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What MSPs Should Know About Zero-Day Exploits

What MSPs Should Know About Zero-Day Exploits

When it comes to protecting clients from cyberattacks, a zero-day exploit can be an MSP’s biggest enemy. A zero-day is a computer software vulnerability that remains undetected by either the vendor or the user until it is activated by the attackers. This means that, until the malware is exploited, there is no way for a security team or MSP to know that they are at risk. A patch can be issued by the vendor to correct the vulnerability, but at that point the damage is likely already done.

One example of this is Microsoft, which in June announced patches for six zero-day vulnerabilities in Windows 10 software that were actively being exploited. Microsoft said that attackers were leveraging the vulnerabilities to target attacks on companies, potentially leveraging elevation of privilege flaws to move laterally across networks towards valuable targets.

Similarly, in the same month, Google announced the discovery of a zero-day vulnerability in Chrome that was actively being exploited, and urged users of the most popular browser to update their systems. In September Google addressed two zero-day bugs, and so far Google has patched a total of ten zero-day vulnerabilities in Chrome this year.

Zero-day vulnerabilities have also been discovered in popular MSP tools, such as the RMM tools N-central from SolarWinds and ConnectWise Control. If exploited, these vulnerabilities could have directly impacted an MSP’s ability to support its clients.

Staying Up to Date With Zero-Days

An MSP is likely the first trusted advisor a client will turn to when it comes to cybersecurity threats. For that reason, MSPs should make sure they are fully informed of the latest zero-days that could impact their organization.

One place to start is the software vendors themselves. MSPs should make sure they are signed up to any available alerts for the latest patches, especially critical ones. Similarly, cybersecurity-focused media publications will also publish significant vulnerabilities and MSPs should ensure that they are aware of these in order to protect their clients.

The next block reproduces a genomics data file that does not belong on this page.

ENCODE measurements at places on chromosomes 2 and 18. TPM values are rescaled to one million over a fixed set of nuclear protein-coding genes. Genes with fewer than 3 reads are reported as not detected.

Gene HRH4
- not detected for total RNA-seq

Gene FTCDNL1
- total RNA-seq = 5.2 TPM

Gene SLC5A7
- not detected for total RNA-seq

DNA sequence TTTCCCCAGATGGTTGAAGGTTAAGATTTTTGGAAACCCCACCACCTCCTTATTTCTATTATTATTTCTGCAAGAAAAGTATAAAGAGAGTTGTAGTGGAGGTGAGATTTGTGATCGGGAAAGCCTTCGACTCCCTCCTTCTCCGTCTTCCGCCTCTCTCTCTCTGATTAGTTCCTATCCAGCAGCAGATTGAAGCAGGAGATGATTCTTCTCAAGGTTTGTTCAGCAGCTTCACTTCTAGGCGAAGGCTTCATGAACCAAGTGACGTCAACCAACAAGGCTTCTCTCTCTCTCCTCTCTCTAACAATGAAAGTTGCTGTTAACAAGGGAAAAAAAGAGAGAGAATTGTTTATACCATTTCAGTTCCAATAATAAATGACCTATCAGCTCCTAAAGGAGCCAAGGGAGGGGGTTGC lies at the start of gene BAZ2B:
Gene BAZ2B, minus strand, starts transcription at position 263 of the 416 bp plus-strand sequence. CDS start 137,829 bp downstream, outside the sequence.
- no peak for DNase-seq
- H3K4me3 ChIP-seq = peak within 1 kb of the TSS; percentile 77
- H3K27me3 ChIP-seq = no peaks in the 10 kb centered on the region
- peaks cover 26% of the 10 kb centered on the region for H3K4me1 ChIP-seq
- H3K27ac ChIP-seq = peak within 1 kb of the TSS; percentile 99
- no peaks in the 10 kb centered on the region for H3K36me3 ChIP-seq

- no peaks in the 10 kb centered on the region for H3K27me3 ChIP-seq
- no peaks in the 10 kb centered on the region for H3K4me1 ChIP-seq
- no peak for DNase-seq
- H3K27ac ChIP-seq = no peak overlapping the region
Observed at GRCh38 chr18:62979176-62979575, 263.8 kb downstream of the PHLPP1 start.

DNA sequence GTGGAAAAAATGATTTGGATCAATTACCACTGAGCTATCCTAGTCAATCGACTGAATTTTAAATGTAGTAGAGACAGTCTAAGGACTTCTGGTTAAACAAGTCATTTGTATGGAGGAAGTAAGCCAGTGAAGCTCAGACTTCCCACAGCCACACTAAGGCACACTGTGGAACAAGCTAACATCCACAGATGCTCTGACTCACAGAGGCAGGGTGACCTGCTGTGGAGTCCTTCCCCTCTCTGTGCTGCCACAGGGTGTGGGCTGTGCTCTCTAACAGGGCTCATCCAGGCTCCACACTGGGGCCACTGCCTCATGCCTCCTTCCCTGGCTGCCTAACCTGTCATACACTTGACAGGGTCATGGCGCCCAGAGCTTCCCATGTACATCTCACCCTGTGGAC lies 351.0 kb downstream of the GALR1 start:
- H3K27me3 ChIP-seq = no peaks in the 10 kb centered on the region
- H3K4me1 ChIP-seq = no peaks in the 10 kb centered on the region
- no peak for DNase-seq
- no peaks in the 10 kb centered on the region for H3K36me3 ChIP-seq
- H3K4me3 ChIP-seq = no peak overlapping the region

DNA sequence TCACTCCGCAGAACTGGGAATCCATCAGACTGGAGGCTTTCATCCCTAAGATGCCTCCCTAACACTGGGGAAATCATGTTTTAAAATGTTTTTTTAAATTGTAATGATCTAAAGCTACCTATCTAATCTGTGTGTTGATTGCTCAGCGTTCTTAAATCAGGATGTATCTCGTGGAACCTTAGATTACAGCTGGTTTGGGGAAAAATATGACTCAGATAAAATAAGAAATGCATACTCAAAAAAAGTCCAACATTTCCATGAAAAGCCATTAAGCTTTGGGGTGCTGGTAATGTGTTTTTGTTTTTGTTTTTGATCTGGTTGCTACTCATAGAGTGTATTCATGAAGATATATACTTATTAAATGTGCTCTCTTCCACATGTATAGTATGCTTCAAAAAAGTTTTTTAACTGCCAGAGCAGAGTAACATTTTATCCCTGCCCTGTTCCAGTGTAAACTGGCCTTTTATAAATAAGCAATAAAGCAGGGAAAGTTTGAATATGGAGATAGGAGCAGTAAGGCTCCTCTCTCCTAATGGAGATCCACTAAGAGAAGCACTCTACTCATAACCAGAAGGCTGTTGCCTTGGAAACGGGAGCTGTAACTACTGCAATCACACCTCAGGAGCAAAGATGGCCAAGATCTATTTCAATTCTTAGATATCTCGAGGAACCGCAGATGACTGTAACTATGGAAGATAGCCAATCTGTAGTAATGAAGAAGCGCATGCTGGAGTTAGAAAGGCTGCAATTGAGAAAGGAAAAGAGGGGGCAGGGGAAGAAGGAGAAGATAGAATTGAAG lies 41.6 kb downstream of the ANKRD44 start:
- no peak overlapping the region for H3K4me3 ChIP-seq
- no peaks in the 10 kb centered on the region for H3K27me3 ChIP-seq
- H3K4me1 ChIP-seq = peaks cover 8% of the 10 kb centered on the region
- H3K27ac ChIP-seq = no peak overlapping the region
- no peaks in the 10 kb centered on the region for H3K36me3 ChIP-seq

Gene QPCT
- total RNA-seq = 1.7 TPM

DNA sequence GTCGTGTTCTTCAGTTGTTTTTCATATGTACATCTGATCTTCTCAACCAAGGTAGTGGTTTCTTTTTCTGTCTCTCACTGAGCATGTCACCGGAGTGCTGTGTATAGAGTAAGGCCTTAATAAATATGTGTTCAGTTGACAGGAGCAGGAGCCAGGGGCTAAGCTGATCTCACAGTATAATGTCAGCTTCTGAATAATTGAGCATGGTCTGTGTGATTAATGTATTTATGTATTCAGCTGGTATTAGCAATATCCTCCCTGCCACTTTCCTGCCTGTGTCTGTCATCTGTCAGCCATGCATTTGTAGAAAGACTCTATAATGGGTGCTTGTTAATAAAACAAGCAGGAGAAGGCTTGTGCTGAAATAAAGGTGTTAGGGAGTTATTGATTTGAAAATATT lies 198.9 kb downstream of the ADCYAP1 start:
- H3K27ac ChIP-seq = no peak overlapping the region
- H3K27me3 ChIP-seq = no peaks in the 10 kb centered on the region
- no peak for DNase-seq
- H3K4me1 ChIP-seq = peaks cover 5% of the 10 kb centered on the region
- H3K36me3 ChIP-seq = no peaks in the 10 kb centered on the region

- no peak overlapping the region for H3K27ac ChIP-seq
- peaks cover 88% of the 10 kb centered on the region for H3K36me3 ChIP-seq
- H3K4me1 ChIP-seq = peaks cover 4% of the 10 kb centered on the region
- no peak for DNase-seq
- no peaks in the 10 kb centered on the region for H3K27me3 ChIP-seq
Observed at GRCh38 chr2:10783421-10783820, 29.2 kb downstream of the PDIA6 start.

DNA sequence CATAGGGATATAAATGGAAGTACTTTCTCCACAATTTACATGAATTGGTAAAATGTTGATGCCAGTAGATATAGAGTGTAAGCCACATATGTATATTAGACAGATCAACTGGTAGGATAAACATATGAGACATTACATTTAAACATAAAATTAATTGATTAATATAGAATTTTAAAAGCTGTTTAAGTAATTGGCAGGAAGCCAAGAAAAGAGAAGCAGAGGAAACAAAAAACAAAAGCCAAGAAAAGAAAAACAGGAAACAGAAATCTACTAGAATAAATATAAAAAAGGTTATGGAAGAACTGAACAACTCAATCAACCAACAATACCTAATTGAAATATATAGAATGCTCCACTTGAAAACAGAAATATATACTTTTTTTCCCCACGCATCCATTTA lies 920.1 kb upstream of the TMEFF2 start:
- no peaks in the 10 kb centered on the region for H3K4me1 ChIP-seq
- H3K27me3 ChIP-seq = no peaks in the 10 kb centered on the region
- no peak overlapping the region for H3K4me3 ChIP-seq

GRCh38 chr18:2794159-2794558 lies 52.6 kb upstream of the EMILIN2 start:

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Securing Clients Against Zero-Day Attacks

By their nature, it is impossible to be aware of a zero-day before it has been discovered or exploited (hence the name ”zero-day”!). That means there is no way to patch the vulnerability or limit its risk before it has become a potential liability.

However, there are things an MSP can do to respond quickly when a zero-day has been revealed. First, while a zero-day may be undiscovered, it is still important for an MSP to help clients roll out a comprehensive cybersecurity strategy to both limit risk to the organization as a whole, and also provide the ability to segment networks and leverage automation to rapidly limit risk if a zero-day is activated.

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As part of this cybersecurity strategy, an MSP should also include technology for automated patch deployment, which can help quickly address any published zero-days with the software vendor’s patch before they affect the client organization. The goal here is to limit potential risk to the organization.

Finally, an MSP should implement a thorough incident response strategy that can prepare a client organization to respond if a zero-day is successfully exploited inside their organization. This can include leveraging technology, as well as tabletop exercises and other ways of running data breach “fire drills”, so all parties are prepared to respond in a worst-case scenario.

Conclusion

While zero-days are an unknown quantity, it is still up to the MSP to do their best to defend their clients and limit the risk of attack on them. By doing this, they can truly remain a trusted advisor, even as the cybersecurity landscape evolves.

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Alex.N

About the author
Alexander is the head of marketing department at MSP360. He is an expert in IT marketing and has extensive knowledge of cloud storage services. Alexander cooperates with cloud vendors, MSPs, VARs and communicates the market needs and trends to our team.
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